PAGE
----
woman with baby boy and toddler boy at a farm stay at home mum

It didn’t happen immediately, but somewhere in the last couple of years, I’ve gone missing. The dynamic has shifted in my relationship, too. This is not something people tend to talk about, but I fail to see how it cannot happen to some degree. Plus as a stay at home mum, the home has unconsciously become my job, and it’s one I never seem to be very good at.

This creeping sense of inferiority and lack of achievement is all self-placed, I should be clear about that. My husband recognises the positive impact me being at home has on his own career and life, and appreciates me being able to be there for every sick day, every appointment and everything else. He thinks I do an amazing job with the boys while juggling my freelance commitments, and gets that it isn’t all coffee shops and catch-ups. He knows while there is fun to be had, there is also much drudgery and traipsing upstairs holding a pile of washing, a squirming toddler and a large fresh bogey that isn’t mine. And, on another fish finger and beans kind of parenting day, he’s the first to suggest ordering takeaway and relaxing amid the chaos of our toy-strewn living room.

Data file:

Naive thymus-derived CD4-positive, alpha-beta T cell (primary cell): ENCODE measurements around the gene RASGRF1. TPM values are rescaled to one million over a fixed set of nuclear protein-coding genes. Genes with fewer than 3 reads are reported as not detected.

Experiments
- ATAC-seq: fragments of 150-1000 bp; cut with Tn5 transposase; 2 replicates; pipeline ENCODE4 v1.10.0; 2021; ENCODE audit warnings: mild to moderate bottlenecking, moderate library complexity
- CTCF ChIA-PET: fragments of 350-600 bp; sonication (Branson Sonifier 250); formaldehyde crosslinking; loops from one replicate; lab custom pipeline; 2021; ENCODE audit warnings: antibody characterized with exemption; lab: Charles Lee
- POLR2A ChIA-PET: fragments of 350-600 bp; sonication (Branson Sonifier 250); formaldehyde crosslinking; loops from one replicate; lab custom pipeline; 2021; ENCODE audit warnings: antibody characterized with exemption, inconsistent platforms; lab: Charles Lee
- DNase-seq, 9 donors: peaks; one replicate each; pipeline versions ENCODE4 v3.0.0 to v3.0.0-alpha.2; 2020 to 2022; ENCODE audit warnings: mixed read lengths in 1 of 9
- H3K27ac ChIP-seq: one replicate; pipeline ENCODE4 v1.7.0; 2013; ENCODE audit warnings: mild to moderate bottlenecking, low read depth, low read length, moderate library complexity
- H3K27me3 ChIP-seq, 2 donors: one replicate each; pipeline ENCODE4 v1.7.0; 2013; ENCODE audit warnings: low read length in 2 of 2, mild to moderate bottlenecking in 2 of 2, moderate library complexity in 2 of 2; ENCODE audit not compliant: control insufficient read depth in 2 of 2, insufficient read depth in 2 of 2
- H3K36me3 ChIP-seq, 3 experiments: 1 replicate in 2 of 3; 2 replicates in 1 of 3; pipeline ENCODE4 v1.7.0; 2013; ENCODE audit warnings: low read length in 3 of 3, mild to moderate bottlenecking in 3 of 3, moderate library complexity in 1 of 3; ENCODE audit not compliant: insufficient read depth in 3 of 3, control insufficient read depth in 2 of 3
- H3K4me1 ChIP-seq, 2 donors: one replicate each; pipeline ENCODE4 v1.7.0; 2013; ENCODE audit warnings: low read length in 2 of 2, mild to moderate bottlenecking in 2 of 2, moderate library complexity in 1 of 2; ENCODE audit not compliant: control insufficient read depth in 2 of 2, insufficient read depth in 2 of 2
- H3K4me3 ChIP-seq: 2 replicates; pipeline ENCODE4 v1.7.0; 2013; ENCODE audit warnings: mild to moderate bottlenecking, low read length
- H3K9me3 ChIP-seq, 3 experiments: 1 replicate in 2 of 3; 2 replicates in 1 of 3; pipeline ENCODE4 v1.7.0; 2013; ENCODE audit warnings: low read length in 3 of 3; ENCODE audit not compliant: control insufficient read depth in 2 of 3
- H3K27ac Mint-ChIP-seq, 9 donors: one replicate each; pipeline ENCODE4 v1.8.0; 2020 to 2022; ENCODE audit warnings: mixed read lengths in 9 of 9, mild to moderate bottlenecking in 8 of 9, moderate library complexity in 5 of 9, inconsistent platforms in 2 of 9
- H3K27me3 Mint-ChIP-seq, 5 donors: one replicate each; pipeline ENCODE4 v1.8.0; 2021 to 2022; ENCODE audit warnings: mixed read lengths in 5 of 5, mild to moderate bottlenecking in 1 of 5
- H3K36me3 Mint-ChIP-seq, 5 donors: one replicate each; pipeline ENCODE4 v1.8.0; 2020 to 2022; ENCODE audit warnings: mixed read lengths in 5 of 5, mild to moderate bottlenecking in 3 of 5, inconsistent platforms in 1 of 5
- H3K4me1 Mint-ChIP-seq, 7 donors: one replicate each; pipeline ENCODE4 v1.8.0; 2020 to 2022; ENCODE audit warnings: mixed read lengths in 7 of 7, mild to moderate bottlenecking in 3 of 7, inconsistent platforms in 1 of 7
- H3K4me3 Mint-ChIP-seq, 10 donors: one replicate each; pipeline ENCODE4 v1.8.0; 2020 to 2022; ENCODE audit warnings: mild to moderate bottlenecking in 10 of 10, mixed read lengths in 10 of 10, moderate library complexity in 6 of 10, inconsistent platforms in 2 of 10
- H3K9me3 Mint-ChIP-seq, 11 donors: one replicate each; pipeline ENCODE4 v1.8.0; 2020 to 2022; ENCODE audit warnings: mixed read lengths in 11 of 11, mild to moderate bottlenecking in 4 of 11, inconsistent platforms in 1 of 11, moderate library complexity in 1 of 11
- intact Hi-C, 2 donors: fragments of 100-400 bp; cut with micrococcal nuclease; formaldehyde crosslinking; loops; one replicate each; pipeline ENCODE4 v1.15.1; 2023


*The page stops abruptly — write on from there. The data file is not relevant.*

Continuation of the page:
However, there has been a shift in our roles, and the fact is, neither of us really gets what it is like for the other one.

Real relationship dynamics

I can’t truly appreciate how it feels to leave a noisy, full-on house every morning, do a full day of work, and then come straight back to an even noisier, full-on and often grouchy house every evening. No nap respite, no fresh air in the park, no chats with friends over coffee. He also carries the entire financial burden on his shoulders. He stops work? We stop eating.

And of course he can’t truly appreciate what it is like to live another relentless day after another horrendous night with two inherently selfish and emotionally overcharged lunatics who Don’t Stop For a Minute. A baby who won’t sleep, a child who won’t reason or share or stop asking why. Plus being the person who is meant to know everything about what is going on with everyone and every task all of the time. I really hate that part.